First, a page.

Forex report: Dollar loses more friends

Several headlines are shaping trading patterns early on this Monday morning, with the main driver being Chinese customs bureau data indicating a surge in trade volumes. What’s catching the eye of investors is the fact that export volumes not only surged during December but also rose for the first time in 14 months, sending up a giant flare illuminating the fact that global trade continues to improve. The U.S. dollar is weaker across the board as Friday’s weaker tone set in the wake of a weak reading for employment data is compounded by comments once again indicating that the Federal Reserve is unlikely to move on rates yet.

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U.S. dollar – It was St. Louis Fed president James Bullard who followed up on the loss of 85,000 U.S. jobs in December with some comforting words regarding monetary policy. He said that monetary policy was likely to remain accommodative for quite some time. Indeed since the report last week, the implied odds of a rate rise from the Fed by June have fallen form 60% to stand at 34%. While the U.S. recovery very likely remains intact it was the pace of it that was put under the microscope last week to find that it doesn’t warrant a reversion from the Fed’s “extended period” tone anytime soon. With the lack of impetus from the prospect of rising yields, that has put the dollar on the back foot once again this morning leaving it friendless at $1.4528 per euro.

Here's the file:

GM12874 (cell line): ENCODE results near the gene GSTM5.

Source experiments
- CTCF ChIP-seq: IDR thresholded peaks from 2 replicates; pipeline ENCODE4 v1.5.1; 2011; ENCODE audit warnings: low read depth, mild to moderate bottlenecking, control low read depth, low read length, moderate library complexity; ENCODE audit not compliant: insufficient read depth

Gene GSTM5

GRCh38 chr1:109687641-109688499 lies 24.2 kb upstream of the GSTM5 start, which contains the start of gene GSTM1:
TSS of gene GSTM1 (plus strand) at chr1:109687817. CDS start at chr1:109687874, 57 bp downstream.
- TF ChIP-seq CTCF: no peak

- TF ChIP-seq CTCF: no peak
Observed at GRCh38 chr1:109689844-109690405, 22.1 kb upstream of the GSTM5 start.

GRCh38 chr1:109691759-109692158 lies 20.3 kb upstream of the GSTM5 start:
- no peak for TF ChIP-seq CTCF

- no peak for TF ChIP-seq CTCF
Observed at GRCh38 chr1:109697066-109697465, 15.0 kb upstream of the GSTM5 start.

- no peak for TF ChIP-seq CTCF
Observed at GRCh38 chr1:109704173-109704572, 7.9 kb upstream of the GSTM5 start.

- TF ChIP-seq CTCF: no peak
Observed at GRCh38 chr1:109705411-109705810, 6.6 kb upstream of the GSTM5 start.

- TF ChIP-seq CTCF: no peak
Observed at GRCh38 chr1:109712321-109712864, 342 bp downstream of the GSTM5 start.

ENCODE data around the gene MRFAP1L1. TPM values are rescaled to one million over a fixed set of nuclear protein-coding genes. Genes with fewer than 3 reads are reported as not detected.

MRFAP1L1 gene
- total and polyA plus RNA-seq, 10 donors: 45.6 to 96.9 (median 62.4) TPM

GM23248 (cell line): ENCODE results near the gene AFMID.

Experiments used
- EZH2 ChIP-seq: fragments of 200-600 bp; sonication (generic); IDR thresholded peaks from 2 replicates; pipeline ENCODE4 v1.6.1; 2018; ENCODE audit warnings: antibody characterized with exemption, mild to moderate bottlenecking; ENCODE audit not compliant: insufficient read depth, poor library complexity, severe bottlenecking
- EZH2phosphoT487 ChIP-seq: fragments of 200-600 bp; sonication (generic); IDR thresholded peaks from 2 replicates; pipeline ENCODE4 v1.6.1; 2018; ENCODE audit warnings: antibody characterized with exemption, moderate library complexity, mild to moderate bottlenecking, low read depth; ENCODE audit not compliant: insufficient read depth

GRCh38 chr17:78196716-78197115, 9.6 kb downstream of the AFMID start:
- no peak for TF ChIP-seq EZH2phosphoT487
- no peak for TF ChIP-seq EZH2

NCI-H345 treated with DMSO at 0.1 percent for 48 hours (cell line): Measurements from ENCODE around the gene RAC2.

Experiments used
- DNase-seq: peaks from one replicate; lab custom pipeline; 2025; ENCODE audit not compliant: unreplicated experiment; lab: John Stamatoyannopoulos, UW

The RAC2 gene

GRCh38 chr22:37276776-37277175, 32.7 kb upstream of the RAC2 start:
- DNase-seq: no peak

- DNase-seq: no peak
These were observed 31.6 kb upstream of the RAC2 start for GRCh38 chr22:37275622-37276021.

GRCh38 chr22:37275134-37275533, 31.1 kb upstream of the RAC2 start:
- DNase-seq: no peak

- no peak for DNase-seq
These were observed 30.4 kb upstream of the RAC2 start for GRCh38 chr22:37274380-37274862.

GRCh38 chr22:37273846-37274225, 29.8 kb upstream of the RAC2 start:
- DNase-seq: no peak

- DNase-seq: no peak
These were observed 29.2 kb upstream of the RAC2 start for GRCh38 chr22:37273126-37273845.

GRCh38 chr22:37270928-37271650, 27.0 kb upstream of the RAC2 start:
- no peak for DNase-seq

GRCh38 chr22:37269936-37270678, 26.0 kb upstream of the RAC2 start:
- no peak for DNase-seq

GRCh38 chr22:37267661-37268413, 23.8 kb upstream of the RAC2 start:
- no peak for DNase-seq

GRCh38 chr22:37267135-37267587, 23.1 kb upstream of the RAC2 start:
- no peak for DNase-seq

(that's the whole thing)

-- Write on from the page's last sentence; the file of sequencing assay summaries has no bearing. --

Back to the bigger story and that of China. The day that many Americans possibly had nightmares about has officially arrived. Official data today confirms that Chinese consumers bought more passenger cars, trucks and buses than were sold in the U.S. It took a surge of 46% in sales volumes to bump up the 2009 reading to 13.6 million vehicles. Meanwhile a 21% slump in U.S. volumes left Americans buying just 10.4 million.

Meanwhile a surge in December volumes of both imports and exports sparked the flame under a variety of asset classes to begin the week. Imports grew by 56% while for the first time in over a year export volumes rose by 18%. This news is warmly welcomed by the growth camp and it’s helping to spur further upward momentum behind global stocks today just as the U.S. enters earnings season.